A pioneer in the field of tourism and a scholar in the discipline of anthropology, California State University, Chico Professor Emerita Valene L. Smith was recently recognized by a world tourism authority.

On January 17, Smith was awarded the 14th United Nations World Tourism Organization’s (UNWTO) Ulysses Prize Laureate for Excellence in the Creation and Dissemination of Knowledge in Tourism at the International Tourism Trade Fair in Madrid.

The UNWTO award is granted annually to a distinguished scholar for his or her outstanding contribution to create and disseminate innovative knowledge in tourism. Nominated by Jafar Jafari, the founder and longtime editor of Annals of Tourism Research, Smith is just the second woman to ever receive the award.

Smith taught in CSU, Chico’s anthropology department from 1967 to 1988, and has been a major supporter of the University’s Museum of Anthropology since its inception in 1971. She was nominated Outstanding Professor in 1981–1982.

Considered one of the founders of the global tourism industry, Smith led tourism studies in 1974 at the American Anthropological Association in Merida, Mexico. The subsequent papers were published as Hosts and Guests: The Anthropology of Tourism in 1977, a travel anthology that is still considered essential reading for travelers. A follow-up work, Hosts and Guests Revisited: Tourism Issues of the 21st Century, was published in 2001.

Despite the astounding success of her books, Smith, who also taught at Los Angeles City College from 1947 to 1967, said she had “never really thought about textbooks. I taught, I didn’t write textbooks.”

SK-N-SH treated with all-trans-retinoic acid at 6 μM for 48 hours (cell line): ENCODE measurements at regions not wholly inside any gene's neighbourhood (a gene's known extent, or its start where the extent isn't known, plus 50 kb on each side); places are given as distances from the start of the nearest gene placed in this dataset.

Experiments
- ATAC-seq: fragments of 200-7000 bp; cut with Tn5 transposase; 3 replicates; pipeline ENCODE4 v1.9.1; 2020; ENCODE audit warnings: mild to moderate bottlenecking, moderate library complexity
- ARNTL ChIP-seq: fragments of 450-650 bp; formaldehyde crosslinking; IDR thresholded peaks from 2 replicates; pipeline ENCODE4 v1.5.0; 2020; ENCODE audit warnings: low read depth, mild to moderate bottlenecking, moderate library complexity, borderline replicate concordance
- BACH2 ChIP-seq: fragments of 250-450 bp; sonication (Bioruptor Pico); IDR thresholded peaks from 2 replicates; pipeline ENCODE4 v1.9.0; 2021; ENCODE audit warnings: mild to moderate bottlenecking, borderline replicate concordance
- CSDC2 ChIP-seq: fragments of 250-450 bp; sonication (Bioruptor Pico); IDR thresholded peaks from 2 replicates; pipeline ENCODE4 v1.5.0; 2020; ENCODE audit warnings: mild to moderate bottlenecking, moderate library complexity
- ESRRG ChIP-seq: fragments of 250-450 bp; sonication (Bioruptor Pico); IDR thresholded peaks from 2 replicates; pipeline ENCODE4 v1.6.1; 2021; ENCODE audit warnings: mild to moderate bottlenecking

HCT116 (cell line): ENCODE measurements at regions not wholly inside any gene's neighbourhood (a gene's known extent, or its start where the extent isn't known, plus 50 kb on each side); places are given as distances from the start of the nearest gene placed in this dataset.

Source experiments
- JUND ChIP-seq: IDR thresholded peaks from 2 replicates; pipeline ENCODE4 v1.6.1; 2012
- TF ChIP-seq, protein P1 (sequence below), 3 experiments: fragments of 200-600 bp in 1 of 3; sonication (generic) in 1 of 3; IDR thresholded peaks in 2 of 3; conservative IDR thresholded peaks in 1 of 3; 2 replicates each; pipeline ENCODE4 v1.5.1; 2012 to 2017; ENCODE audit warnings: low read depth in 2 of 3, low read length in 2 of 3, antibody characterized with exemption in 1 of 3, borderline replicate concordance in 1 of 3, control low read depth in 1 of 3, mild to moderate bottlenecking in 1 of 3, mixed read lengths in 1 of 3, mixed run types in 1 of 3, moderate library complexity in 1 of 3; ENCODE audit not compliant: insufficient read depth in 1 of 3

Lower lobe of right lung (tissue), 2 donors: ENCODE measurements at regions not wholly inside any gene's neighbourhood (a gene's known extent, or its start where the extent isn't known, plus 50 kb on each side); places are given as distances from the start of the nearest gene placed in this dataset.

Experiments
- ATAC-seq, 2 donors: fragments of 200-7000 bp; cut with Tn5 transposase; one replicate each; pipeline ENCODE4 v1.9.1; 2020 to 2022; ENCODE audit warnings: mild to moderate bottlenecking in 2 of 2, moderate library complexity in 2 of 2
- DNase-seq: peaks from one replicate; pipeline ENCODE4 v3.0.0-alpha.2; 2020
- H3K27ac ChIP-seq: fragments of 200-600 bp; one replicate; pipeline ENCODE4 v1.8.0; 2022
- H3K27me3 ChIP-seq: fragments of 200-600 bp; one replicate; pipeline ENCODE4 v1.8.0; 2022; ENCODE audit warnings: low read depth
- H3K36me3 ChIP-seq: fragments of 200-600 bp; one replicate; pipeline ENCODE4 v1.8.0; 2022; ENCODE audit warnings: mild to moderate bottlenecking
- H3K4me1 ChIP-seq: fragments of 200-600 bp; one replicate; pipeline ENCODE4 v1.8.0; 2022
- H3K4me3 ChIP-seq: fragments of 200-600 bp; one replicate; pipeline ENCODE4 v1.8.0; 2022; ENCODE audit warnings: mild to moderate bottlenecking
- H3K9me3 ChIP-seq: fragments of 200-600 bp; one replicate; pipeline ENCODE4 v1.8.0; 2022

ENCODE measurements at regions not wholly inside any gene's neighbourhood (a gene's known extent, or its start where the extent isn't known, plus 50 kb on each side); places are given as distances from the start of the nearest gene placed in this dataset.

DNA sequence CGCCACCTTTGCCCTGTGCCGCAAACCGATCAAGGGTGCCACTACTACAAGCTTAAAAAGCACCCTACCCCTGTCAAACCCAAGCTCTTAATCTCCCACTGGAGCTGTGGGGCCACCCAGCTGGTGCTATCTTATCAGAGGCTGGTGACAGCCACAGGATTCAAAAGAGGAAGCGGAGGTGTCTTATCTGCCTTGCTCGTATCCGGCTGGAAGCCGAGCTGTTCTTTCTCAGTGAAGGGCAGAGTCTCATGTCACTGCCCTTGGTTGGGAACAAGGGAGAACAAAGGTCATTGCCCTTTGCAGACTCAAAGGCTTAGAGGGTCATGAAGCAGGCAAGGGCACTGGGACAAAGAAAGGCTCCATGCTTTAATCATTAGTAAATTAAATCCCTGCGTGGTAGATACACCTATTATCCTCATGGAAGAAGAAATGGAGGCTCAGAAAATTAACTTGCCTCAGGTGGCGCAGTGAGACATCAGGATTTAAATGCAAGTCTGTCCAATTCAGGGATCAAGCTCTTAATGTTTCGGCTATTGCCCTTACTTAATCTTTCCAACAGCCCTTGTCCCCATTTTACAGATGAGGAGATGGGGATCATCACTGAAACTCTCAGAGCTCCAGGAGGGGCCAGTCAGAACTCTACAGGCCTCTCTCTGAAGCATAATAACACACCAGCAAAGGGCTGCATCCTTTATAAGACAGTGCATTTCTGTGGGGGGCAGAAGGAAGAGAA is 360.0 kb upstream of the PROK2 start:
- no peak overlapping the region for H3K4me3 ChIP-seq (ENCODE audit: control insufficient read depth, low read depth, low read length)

Smith’s contributions reach far beyond her published works. Her philanthropic gestures have touched thousands of students, staff and faculty at CSU, Chico in the form of the Valene L. Smith Museum of Anthropology, and many of the exhibits have featured items from around the world from her personal collections. Last year, Smith donated $250,000 to go toward an expansion of the museum.

Current exhibits at the Valene L. Smith Museum of Anthropology include “Imprisoned at Home,” an immersive exhibit exploring the incarceration camps of World War II (runs through August 2, 2018), and “Sacred Splendors,” a glimpse into the expansive sacred art collections of Judith E. Hilburg, which spans more than 50 years (runs through May 11, 2018).

A trailblazer in her early years of travel and teaching, Smith continues to touch and inspire travelers across generations.

“Valene embodies the mentor/scholar model which underscores the teaching practices of CSU, Chico,” said Adrienne Scott, curator of the Valene L. Smith Museum of Anthropology. “She continues to inspire because she is willing to be inspired by the younger generations of students and scholars.”